Last modified: 2018-12-15 by rob raeside
Keywords: lomianki |
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First mentioned in written documents in 1418.
Before WW II a multinational village: Poles, Germans and Jews.
Site of heavy fighting in 1920, 1939 and 1944.
Received the city rights on January 1, 1989.
New Arms and brand new flag of the commune were inaugurated on January
1, 2009 (20th Anniversary of Łomianki's city rights).
The previous Arms were adopted on March 14, 1991 (confirmed on December 10, 2002 - resolution # II/11/2002) and featured on the red shield two crossed silver arrows (from the Coat of Arms of past owners of the area, de Poth Family), a golden crown, a black anchor recalling the symbol of the resistance during Nazi occupation - letters "PW" (for 'Fighting Poland') to commemorate AK (Home Army) Group 'Kampinoś and its heroics during the Warsaw Uprising of 1944. Also to honor the soldiers of the First Polish Army (East) who liberated Warsaw in January 1945.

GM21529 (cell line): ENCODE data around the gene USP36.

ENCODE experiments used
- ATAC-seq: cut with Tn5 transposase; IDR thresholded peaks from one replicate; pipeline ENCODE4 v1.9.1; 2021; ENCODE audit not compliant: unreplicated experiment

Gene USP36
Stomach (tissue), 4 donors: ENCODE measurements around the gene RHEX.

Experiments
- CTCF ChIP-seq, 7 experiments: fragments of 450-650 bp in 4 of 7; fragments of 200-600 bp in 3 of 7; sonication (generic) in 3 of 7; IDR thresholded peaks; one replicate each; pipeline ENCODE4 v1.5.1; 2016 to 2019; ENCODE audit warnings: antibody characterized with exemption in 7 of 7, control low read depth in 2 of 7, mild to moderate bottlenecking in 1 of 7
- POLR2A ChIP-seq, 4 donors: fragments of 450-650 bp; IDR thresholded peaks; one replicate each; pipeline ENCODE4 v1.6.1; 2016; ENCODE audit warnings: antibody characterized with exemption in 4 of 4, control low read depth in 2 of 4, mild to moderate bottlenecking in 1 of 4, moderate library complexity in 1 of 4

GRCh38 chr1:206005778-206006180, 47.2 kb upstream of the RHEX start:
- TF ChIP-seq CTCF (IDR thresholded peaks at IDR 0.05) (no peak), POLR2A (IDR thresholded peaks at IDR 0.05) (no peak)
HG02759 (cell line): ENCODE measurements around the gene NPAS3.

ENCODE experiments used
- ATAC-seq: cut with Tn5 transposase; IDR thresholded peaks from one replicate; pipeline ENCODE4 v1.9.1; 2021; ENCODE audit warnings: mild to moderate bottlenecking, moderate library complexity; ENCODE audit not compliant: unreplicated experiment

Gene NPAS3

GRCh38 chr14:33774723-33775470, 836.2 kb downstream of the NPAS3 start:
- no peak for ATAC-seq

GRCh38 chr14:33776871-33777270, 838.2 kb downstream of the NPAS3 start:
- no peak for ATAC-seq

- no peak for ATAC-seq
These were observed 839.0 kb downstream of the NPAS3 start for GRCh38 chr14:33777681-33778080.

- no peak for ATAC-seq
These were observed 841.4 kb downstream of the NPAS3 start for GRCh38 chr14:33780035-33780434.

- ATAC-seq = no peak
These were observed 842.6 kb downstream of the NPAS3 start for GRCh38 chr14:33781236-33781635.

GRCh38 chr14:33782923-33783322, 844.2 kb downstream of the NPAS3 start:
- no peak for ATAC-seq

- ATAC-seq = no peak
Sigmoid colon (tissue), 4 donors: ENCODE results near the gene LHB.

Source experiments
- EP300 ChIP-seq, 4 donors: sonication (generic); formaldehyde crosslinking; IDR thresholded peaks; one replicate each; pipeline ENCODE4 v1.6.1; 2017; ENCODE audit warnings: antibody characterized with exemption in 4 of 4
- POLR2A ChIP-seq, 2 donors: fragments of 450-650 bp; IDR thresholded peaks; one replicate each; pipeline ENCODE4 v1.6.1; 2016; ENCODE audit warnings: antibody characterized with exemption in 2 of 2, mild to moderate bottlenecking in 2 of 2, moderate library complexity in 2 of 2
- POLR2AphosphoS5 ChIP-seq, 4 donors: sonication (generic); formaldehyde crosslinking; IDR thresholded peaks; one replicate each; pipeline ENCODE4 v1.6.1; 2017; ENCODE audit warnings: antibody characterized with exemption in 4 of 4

The crossed saber and lance were to commemorate the 14th Cavalry Regiment for battling the Nazis in 1939. The shield was topped by another, smaller one, with the initial "Ł" standing for Łomianki.
Those Arms were not accepted by the Heraldic Commission and the Ministry of Internal Affairs and Administration as not compatible with the rules of heraldry, too
busy and depicting a strange rendition of the symbolic anchor 'PW'.
On January 25, 2008, the Mayor of the town submitted the new design of the Arms and of the flag, which the commune was previously lacking.
The new Arms and flag were approved on December 4, 2008 and instituted legally on January 1, 2009.
Chrystian Kretowicz, 20 Jan 2009